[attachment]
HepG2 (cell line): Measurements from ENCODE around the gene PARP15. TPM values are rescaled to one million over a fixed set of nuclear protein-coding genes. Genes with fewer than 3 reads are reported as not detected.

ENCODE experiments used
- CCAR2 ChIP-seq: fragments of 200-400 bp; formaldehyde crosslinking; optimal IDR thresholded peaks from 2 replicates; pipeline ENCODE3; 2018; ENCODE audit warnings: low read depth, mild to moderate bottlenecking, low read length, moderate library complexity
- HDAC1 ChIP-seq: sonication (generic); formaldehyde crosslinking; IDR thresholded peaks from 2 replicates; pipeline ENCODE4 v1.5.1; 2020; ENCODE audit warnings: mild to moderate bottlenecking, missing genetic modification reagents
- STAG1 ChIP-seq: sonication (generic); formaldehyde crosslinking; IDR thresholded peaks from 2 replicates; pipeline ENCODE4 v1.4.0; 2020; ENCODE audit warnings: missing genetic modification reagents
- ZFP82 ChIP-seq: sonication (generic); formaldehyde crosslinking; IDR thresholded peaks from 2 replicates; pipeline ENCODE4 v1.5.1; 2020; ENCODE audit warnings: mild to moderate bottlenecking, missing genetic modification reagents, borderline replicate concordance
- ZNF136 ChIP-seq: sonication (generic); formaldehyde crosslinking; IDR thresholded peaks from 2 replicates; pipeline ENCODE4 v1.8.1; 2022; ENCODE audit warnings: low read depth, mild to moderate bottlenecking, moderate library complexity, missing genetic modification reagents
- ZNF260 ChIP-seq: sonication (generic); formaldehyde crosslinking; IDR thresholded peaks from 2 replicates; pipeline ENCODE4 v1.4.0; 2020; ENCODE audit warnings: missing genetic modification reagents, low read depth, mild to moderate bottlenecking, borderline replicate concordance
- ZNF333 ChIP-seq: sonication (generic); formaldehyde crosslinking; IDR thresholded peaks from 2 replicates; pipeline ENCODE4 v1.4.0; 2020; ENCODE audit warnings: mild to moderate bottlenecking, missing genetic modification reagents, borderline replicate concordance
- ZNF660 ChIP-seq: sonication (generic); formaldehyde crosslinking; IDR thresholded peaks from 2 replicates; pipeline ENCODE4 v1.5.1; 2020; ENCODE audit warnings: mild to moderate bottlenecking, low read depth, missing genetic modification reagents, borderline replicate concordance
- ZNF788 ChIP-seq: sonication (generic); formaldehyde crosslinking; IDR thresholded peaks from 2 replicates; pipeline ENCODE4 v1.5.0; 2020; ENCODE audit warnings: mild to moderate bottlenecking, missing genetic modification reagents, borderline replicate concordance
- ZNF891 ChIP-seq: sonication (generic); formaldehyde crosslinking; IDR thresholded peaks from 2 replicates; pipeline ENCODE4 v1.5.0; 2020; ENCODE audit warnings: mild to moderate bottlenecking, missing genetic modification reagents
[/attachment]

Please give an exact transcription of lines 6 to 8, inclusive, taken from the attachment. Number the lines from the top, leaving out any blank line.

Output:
- ZFP82 ChIP-seq: sonication (generic); formaldehyde crosslinking; IDR thresholded peaks from 2 replicates; pipeline ENCODE4 v1.5.1; 2020; ENCODE audit warnings: mild to moderate bottlenecking, missing genetic modification reagents, borderline replicate concordance
- ZNF136 ChIP-seq: sonication (generic); formaldehyde crosslinking; IDR thresholded peaks from 2 replicates; pipeline ENCODE4 v1.8.1; 2022; ENCODE audit warnings: low read depth, mild to moderate bottlenecking, moderate library complexity, missing genetic modification reagents
- ZNF260 ChIP-seq: sonication (generic); formaldehyde crosslinking; IDR thresholded peaks from 2 replicates; pipeline ENCODE4 v1.4.0; 2020; ENCODE audit warnings: missing genetic modification reagents, low read depth, mild to moderate bottlenecking, borderline replicate concordance